comatose in paradise, but happy, happy
feet! is this where i want to go? thrust
into an age unfavorable to being
a guest in one's own home? the guest
so evolved its dying smile causes
offspring to birth on the spot? progeny
doomed to fail superbly, like houdini's
fetters? is this what i want? am i lucky to think
i am? these twittering birds have nothing
on the silence of magicians from the grave. someday
paradise will be thought savage. did rain fall
because i wanted to write a poem about love,
causing significant damage to blameless power?
here comes the bus, fool. is that it?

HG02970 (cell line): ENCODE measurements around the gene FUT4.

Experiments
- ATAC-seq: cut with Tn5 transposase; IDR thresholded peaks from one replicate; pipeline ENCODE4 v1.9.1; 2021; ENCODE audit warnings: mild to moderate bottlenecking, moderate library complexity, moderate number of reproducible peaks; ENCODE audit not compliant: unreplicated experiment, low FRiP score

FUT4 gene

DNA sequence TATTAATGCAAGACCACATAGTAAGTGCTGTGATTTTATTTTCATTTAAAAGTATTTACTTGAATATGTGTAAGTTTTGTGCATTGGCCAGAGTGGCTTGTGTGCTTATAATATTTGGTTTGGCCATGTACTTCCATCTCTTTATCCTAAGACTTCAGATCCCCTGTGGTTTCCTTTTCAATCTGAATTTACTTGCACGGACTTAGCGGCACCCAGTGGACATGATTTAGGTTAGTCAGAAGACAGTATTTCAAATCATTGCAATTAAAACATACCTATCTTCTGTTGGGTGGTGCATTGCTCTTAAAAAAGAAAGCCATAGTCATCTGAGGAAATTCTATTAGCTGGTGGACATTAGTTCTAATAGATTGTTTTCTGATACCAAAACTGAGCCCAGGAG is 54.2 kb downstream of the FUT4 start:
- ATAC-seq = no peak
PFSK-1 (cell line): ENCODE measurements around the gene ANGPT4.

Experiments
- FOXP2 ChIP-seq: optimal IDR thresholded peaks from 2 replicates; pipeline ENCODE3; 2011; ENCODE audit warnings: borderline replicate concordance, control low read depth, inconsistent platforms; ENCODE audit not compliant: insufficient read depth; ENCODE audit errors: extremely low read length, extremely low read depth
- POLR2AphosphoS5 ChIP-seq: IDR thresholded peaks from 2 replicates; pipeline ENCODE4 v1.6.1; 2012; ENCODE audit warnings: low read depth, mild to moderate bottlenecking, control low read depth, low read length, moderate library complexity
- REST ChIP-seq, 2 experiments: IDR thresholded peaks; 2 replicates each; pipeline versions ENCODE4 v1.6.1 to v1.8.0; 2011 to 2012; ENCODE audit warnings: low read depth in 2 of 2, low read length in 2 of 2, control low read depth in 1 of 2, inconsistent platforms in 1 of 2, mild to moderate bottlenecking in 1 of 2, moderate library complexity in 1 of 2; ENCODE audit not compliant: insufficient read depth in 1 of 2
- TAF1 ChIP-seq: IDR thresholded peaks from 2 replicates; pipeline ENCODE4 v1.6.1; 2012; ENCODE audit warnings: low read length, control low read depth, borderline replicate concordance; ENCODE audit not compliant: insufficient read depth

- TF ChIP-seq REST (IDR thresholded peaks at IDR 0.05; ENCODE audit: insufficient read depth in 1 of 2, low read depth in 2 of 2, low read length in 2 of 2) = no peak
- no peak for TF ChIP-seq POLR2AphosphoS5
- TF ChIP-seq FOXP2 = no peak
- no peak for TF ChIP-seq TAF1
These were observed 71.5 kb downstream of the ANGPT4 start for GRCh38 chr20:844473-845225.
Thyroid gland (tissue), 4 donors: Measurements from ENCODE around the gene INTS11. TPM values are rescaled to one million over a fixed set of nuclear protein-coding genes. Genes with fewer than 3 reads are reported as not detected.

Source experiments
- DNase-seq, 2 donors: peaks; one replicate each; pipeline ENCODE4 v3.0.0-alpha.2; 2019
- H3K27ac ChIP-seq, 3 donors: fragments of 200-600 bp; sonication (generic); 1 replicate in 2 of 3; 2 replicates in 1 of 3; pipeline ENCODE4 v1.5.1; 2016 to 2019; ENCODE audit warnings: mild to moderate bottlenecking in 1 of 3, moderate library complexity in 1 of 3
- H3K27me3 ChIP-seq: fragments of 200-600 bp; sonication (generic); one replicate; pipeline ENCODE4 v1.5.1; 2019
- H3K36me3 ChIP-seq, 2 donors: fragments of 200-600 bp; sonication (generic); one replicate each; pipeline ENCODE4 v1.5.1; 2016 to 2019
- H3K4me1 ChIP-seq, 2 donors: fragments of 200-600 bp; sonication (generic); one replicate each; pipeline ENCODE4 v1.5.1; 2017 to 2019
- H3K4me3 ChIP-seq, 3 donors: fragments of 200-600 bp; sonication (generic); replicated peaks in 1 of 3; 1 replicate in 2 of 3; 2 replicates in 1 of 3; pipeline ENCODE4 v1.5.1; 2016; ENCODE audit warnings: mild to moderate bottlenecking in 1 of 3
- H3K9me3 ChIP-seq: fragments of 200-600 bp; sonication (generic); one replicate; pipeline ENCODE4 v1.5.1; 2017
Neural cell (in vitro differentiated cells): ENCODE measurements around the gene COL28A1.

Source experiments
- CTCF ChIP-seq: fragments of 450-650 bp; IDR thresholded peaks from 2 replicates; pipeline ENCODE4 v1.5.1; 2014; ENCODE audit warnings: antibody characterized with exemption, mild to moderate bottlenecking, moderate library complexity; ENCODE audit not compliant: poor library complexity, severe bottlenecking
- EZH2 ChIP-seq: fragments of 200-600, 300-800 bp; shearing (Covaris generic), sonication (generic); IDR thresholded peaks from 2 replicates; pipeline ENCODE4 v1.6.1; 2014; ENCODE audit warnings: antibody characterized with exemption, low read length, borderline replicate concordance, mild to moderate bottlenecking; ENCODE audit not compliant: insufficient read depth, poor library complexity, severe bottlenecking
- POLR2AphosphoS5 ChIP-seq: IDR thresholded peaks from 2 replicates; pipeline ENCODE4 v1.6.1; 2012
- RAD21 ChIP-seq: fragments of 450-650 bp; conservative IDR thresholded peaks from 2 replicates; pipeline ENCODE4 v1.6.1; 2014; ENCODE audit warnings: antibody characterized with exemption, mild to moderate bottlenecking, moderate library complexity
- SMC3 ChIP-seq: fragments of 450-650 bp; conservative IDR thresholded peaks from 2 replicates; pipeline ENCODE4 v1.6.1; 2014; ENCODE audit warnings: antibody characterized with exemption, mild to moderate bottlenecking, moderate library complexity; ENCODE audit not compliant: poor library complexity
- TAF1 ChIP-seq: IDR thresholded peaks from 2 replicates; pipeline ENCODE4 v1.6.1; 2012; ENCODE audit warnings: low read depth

"Happy, happy," of course, is from Keats; the enjambment (into "feet") is funny and sets a droll tone that is extended through the rest of the poem. It seems to me that this sonnet does, in fact, have a volta, but that it begins uncharacteristically late, on line 11 (I mean from "did rain fall" until the end of the poem.) Once the volta has been registered, it becomes clear that this can be read as a mutant form of the "anti-love" sonnet, often assayed by Edna Millay (If I should learn, in some quite casual way and I shall forget you presently, my dear come to mind) and later developed by Karen Volkman (I'm thinking of Like the i to the n and get nothing and Call me no one, candle abandoned from Spar). Martin's edge has more to do with the conventions of post-modernity; of irony that trumps earnestness, cynicism that trumps avowal, and humor that trumps pathos. The humor here is what gives the poem its particular flavor and memorable quality, oddball inclusions like "houdini's fetters" and the initial "comatose in paradise," which sounds like it could be a particularly arch HBO special. It seems that Martin is creating a double parody: of the Romantic conventions of the sonnet form, and of herself using the conventions even as she trashes them. These "twittering birds" are not meant to be pretty; "doomed progeny" tells you what you need to know about the poem's subversive intentions, and mordant wit. With poems of this depth and quality being published on the Net, I feel that it is time for Net publishers to get up, stand up in the best Marley-ian fashion, and declare their parity with any print counterparts. It seems to me that no enlightened poet could fail to miss the implications of a post like this, or the previous posts on Aaron Belz and everyone else. Print hegemony is a thing of the past; we now boast both quality and quantity. The idea that the Net is for amateurs is reductive and, frankly, rather fatuous.